"Love Story," a sappy romance novel of the Vietnam War era, contained the line, "Love means not ever having to say you are sorry." Sen. Hillary Clinton, D-N.Y., could say the same thing about the war in Iraq. In the most recent televised encounter with fellow Democratic presidential candidates, Clinton not only continued to not apologize for her vote authorizing the invasion of Iraq, but she also called it "Mr. Bush's War."
Sen. John McCain, R-Ariz., denounced Clinton for that remark. A day or so later, however, in an e-mail message to his campaign troops, McCain defended his support of the war while scrupulously avoiding the use of either of two four-letter words: Bush or Iraq.
Obama and Edwards
Sen. Barack Obama, D-Ill., lashed out at John Edwards, saying he was four years late to the apology game. Obama didn't have to apologize because he was against the war from the get-go. Of course, he wasn't serving in Congress then, so his sanctimony is anchored by 20/20 hindsight.
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Failure is an orphan while success has more daddies than Anna Nicole Smith's baby. What no one wants to own up to is that they supported George W. Bush in his plan to overthrow Saddam Hussein because it would have been political suicide not to. In the months following 9-11, the emotional climate in this country was such that even people who knew better were unwilling to say publicly that attacking Iraq made no sense.
Saddam had brutally repressed Islamic fundamentalists in Iraq, and as long as he was in power, Iran and Iraq checkmated one another's influence in the region. The current president's old man had the chance to topple Saddam during the first Gulf War but was wise enough to heed allies who implored him not to open that box of snakes.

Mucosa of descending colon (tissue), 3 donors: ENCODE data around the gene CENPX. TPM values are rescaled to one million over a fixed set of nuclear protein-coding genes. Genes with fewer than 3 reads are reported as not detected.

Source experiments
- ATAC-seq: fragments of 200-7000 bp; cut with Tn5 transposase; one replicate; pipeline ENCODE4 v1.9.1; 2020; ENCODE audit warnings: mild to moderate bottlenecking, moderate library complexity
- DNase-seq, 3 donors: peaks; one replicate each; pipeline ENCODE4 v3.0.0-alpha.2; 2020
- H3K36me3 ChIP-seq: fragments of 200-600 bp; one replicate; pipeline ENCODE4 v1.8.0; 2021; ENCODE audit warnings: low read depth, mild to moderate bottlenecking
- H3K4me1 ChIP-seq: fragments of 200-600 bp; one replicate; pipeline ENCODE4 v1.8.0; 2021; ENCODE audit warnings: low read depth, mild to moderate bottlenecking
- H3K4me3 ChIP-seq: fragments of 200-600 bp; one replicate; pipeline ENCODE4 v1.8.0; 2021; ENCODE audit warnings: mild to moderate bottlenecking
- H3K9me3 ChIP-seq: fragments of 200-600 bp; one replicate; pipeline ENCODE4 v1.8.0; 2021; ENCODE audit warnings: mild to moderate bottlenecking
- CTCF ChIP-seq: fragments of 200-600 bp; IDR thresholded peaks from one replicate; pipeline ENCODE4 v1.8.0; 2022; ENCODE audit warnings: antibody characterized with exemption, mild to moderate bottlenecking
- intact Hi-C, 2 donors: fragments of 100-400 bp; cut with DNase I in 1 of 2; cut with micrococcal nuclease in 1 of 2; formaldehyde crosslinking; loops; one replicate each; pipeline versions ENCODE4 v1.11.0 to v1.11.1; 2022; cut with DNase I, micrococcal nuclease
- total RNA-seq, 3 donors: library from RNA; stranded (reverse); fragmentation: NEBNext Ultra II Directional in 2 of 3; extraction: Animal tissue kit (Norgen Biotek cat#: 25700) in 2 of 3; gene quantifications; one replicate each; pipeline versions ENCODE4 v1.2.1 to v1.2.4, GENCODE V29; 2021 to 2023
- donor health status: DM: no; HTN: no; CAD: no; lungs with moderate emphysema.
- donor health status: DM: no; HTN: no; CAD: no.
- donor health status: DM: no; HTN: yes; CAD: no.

Whose war is it?
Of course, it's George W. Bush's war; it's also Hillary Clinton's war, Barack Obama's war and the war of every U.S. citizen. It's time for all of us to own up to reasons why we are bleeding -- literally and figuratively -- in Iraq.
If we haven't lost a loved one, we may know someone who has. And even if we have been spared such sorrows, our joint ownership of the war in Iraq will be manifested in a myriad of ways for the rest of our lives. What this generation doesn't shell out for this foolish and futile exercise will be passed along to our children and grandchildren. The damage done to our prestige in the world may take even longer to heal.
What we need from those who would be our next president are neither mea culpas nor finger pointing but to hear how they intend to get U.S. troops out of Iraq while limiting the damage to the extent possible. We must accept that it is not in America's power to fix Iraq's problems. Our troops are in the middle of a civil war rooted in centuries of tribal and sectarian hatred.
Vision of victory
Candidates can call it a war against terrorism, but if they are going to campaign on a platform of victory in Iraq, they need to share with voters their vision of what victory will look like, which isn't easy to do when the people we are trying to help are killing our troops every day.
In case you haven't heard, a majority of the Iraqi parliament recently voted to tell U.S. forces to get the hell out. Few expect the Bush administration to concur, but that begs the question: Why defy the wishes of the duly elected parliament our men and women have fought and died to help establish?
It took the United States years to extricate itself from Vietnam. The biggest obstacle to ending that war was a leadership paralysis arising from fear of being branded as the ones who "lost" Southeast Asia to communism.
Historic parallels are easy to draw -- and easier to refute.
The only certainty about Iraq is that American citizens are less interested in who's winning the blame game than in hearing how we're going to get out of this mess.